It takes a special kind of doctor to deal with frantic first-time mothers, dispense advice to anxious fathers and calmly teach life lessons to young children, but by all accounts Dr. Richard Moore was that kind of physician.
And, despite more than 10 years since his retirement, many in Elyria are saddened by his death, which occurred Monday.
“I think you can find a thousand people to say the same thing about Dr. Moore. He was just tremendous,” said Elyria school board member Don Boddy.
Moore was the Boddy family’s pediatrician for years. The kind of doctor who would thoroughly examine a young patient, then call their parents into his office for a chat.
“As a parent, you can understand how important it was to have that,” said Boddy, a father of three now-adult children. “Often he would subtly request to my wife that I come once in a while so I could hear his method of medicine and so he could hear my concerns. He brought a comfort level to young parents with young children who didn’t know any of the answers. He was very supportive in helping you through that time in your life.”
Moore practiced in Elyria for more than 30 years.
Kristin Davis, a spokeswoman for EMH Healthcare, said Moore was not an EMH employee, but he had privileges to practice at EMH from December 1967 to March 2002 when he retired from his private practice. He was chairman of the hospital’s Department of Pediatrics for many years.
Prior to settling in Elyria, Moore received his medical degree from Yale University and completed his internship and residency at Rainbow Babies & Children’s Hospital in Cleveland.
To fellow doctors, Moore was a friend, colleague and mentor.
“One day I asked him why he became a doctor, and I will never forget his answer,” said Dr. Paula Farner. “He said that despite all the hardships and difficulties in being a pediatrician, or even a doctor for that matter, it was still the noblest profession in the world. He really just couldn’t think of anything else in the world he wanted to do.”
Farner, who often cared for Moore’s patients while he was out of town or unavailable, said he eagerly did the same for her, offering up his astuteness and keen sense of observation to any patient.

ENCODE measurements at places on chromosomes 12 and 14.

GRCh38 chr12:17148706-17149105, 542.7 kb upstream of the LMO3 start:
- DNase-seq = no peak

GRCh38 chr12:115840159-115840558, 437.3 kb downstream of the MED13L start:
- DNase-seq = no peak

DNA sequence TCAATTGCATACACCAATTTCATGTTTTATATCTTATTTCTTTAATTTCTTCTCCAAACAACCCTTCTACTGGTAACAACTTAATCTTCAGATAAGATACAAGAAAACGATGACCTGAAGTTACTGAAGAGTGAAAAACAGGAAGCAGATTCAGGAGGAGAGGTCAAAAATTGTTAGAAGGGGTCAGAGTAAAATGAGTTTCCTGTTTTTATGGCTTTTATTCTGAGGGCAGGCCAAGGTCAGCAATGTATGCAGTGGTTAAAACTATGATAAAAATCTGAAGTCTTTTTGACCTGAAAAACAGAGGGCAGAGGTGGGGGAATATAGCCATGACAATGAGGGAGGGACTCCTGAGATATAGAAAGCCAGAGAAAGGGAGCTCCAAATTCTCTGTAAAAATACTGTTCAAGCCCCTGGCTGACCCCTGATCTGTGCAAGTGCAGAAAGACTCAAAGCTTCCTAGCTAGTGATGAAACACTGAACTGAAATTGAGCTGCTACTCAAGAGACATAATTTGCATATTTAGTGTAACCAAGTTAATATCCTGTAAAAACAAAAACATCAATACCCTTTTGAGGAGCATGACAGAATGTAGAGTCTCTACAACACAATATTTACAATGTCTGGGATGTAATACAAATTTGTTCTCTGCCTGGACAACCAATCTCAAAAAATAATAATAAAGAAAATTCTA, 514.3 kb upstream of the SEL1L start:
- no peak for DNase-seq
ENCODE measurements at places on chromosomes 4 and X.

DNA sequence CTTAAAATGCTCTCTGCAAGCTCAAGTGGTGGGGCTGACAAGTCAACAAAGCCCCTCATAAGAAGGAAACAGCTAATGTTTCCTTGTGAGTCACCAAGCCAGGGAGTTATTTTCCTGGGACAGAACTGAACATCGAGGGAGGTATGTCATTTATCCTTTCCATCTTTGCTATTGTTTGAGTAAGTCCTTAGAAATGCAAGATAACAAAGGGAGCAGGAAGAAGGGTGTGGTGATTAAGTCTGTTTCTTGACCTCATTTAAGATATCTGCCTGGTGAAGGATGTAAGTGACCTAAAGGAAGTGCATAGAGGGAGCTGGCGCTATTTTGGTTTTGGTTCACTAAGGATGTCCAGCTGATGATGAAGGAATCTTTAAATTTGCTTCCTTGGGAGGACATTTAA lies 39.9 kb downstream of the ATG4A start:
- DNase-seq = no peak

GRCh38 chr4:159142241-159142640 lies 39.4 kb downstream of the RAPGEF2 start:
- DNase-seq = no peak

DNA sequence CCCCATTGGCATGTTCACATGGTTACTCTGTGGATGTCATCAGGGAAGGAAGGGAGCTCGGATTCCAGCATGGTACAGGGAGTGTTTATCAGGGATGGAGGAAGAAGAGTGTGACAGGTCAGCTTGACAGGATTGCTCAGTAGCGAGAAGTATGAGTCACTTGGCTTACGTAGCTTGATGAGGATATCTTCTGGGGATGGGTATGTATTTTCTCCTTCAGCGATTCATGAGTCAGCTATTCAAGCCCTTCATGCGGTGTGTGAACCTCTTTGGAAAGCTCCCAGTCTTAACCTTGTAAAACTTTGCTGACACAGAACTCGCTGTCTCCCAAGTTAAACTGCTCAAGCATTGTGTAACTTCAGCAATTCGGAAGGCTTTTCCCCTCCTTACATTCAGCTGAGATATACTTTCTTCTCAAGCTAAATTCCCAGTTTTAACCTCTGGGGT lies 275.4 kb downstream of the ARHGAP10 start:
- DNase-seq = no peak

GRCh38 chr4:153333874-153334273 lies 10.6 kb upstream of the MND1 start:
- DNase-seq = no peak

“If he had a suspicion that something wasn’t right, it was generally correct,” Farner said. “Very quickly upon meeting him and getting a sense of that, you had an immediate respect for him. When he retired 10 years ago, we knew we would miss him very much, even though we understood he wanted to be with his family and his wife, who he was very devoted to all these years.”
Farner said Moore had a dry sense of humor and always tried to look on the lighter side of things. And, if he was spotted going to and from his East River Street office, it likely was on foot because he was always walking — rain, sleet or snow.
For many years, Moore lived on Hamilton Avenue and would walk to work to preserve his health and skip the wear-and-tear on an automobile. Nearly 15 years ago, a photo in The Chronicle-Telegram showed a snowy scene — Farner said it was taken near the intersection of East River and Broad streets — and it was well-known in the medical community that the figure standing to the side carrying an umbrella was Moore heading to the hospital.
Family friend Charles Hyman, a retired local attorney, said Moore was dedicated to every aspect of his life and his friends often benefited from that kindness.
“If he was your friend, he was a very good friend,” he said. “He was a very caring person.”
After leaving Elyria and moving to the Cleveland area, Moore became the girls’ lacrosse coach at the Hawken School, a private school in Gates Mills. But few people could probably guess that he did not know much about the game before taking the job, Hyman said.
“He bought every book possible to learn about lacrosse, including a book on Lacrosse, Wis.,” Hyman said jokingly. “If he was going to do something, he was going to do his best at being the best. So, he just learned and, ultimately, he had winning teams.”
Contact Lisa Roberson at 329-7121 or email@example.com.